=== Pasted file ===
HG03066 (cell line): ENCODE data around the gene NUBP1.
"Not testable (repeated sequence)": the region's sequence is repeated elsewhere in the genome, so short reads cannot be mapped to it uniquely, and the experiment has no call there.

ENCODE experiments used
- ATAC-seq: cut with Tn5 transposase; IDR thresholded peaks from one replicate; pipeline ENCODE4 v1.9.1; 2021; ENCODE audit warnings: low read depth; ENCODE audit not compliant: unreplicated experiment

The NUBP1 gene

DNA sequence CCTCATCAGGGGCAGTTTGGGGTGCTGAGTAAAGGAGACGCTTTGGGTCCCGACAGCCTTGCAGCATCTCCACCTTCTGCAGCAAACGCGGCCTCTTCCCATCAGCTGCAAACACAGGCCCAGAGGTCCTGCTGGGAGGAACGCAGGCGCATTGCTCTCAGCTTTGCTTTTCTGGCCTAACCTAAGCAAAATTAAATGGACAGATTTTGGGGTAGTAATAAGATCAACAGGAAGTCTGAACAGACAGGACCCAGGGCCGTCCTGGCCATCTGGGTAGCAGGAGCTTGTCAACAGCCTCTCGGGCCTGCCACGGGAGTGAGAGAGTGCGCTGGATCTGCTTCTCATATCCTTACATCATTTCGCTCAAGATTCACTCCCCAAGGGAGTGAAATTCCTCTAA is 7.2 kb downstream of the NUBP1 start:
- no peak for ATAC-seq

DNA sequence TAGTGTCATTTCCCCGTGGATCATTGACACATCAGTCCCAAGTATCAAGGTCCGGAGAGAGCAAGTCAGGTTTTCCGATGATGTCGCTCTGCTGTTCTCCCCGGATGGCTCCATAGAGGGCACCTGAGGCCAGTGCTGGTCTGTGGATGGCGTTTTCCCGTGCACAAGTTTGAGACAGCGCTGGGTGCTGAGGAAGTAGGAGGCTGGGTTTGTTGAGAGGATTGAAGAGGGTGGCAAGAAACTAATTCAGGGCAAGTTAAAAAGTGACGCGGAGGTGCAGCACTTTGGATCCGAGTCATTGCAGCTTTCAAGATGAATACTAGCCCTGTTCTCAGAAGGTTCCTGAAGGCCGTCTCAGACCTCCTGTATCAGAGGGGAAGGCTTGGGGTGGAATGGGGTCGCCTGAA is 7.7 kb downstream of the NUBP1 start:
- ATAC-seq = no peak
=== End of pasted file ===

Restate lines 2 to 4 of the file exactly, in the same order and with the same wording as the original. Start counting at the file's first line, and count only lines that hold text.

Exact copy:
"Not testable (repeated sequence)": the region's sequence is repeated elsewhere in the genome, so short reads cannot be mapped to it uniquely, and the experiment has no call there.

ENCODE experiments used
- ATAC-seq: cut with Tn5 transposase; IDR thresholded peaks from one replicate; pipeline ENCODE4 v1.9.1; 2021; ENCODE audit warnings: low read depth; ENCODE audit not compliant: unreplicated experiment